The first high-speed rail line is currently being built in Mexico. Steel anchors by the fischer Group of Companies are being used during the tunnel construction to secure escape routes for future passengers.
Mexico’s Secretariat of Communications and Transport (SCT) has been building the new rail line since 2014 to reduce con- gestion in Mexico City and to shift traffic from the streets onto the railway. The line will connect the capital and Toluca, a city with roughly half a million inhabitants located approximately 65km southwest of Mexico City. The 58km electrified Tren Interurbano México Toluca line is expected to be completed in 2023. The first section is expected to start running during the second quarter of 2021, however. The new line has been designed for a capacity of 230,000 to 270,000 passengers, who will reach their destination in 39 minutes instead of two hours at speeds of up to 160km per hour.
The Secretariat of Energy (SENER) is responsible for planning the project alongside the Secretariat for Communications and Transport (SCT). The contract for the construction and installation of the line was awarded to a consortium consisting of multiple companies.
Almost the entire line is above ground, with the railway line being supported on concrete columns. Only one part measuring 4.7km in length will run below ground in a tunnel portion underneath the Sierra de las Cruces mountain range, which involves the construction of a twin tunnel. The two tubes are made of prefabricated concrete elements. The planners designed emergency walkways in the tunnel to meet safety criteria which lead passengers to emergency exits. This allows people to exit the tunnel in dangerous situations. The walkways were reinforced with steel plates that were securely installed in concrete with fischer FAZ II bolt anchors in size 20/60, of which approximately 19,000 units were used.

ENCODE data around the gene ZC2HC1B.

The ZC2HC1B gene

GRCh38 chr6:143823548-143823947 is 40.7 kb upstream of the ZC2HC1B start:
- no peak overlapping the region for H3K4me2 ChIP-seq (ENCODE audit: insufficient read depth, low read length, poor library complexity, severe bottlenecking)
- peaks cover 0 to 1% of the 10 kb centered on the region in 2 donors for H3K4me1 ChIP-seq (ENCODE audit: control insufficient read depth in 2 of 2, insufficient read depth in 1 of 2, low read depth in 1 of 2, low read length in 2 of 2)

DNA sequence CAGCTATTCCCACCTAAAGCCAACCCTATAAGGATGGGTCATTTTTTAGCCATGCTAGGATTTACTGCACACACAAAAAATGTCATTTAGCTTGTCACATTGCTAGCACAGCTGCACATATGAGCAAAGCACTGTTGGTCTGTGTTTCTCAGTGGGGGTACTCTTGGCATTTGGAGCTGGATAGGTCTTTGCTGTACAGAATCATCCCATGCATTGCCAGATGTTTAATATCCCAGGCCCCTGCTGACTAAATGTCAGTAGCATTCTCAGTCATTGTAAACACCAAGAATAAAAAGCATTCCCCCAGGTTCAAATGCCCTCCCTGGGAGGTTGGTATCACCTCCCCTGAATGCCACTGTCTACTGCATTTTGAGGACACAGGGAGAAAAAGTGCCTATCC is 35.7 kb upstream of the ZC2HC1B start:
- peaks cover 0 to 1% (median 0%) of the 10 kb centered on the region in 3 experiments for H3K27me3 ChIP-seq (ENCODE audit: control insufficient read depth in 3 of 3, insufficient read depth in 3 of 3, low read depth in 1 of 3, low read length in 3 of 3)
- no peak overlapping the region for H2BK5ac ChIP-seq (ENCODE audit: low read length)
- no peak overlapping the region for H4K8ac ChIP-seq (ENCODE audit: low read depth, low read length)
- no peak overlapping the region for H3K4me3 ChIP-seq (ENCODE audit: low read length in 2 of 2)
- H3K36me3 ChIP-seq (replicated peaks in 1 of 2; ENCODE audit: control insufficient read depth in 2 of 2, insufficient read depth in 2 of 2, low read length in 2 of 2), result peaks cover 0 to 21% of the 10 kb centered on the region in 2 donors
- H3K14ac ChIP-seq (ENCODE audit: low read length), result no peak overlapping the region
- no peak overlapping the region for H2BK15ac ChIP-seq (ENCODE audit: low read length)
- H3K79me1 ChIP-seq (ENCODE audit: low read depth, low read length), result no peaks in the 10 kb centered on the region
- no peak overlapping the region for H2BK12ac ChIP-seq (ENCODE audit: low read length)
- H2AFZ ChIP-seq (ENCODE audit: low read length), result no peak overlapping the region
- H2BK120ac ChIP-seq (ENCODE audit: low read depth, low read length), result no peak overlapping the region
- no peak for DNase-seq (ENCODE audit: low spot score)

The fischer bolt anchor FAZ II allows heavy loads to be fastened in cracked concrete. The steel anchor can be used flexibly and is simple and safe to install. The cone bolt is pulled into the expansion clip by tightening the nut, expanding firmly against the wall of the drill hole. The bolt anchor thereby safely transfers the loads into the concrete, achieving the highest load-bearing capacity. “We not only convinced our client with steel anchors that were suitable for the project but also with our technical support, timely delivery and good price performance ratio,” emphasises Juan Manuel Fernández, engineering coordinator for the fischer subsidiary in Mexico.
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